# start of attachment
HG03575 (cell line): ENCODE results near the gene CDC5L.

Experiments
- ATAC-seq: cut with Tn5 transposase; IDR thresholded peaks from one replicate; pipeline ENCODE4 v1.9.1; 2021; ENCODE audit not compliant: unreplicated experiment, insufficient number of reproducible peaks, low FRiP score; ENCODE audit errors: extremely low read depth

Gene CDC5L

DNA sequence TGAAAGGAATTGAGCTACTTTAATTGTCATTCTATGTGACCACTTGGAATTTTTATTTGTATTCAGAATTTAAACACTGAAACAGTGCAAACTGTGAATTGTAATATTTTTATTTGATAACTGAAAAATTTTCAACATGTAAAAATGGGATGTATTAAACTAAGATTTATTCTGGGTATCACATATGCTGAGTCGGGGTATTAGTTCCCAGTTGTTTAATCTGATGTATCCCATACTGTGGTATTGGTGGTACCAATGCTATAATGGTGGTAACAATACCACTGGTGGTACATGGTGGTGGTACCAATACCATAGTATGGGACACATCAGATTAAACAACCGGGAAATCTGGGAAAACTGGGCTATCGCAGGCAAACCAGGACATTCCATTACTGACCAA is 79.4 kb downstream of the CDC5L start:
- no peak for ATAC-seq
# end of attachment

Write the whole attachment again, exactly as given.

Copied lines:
HG03575 (cell line): ENCODE results near the gene CDC5L.

Experiments
- ATAC-seq: cut with Tn5 transposase; IDR thresholded peaks from one replicate; pipeline ENCODE4 v1.9.1; 2021; ENCODE audit not compliant: unreplicated experiment, insufficient number of reproducible peaks, low FRiP score; ENCODE audit errors: extremely low read depth

Gene CDC5L

DNA sequence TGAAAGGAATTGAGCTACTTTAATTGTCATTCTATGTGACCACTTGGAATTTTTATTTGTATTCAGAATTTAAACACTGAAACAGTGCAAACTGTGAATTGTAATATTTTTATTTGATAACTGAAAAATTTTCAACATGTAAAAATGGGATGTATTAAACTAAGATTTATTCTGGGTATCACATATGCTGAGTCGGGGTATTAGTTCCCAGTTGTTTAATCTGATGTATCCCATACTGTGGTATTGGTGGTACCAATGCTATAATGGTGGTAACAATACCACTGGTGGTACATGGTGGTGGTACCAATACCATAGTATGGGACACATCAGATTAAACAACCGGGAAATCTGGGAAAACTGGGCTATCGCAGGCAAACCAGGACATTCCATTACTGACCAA is 79.4 kb downstream of the CDC5L start:
- no peak for ATAC-seq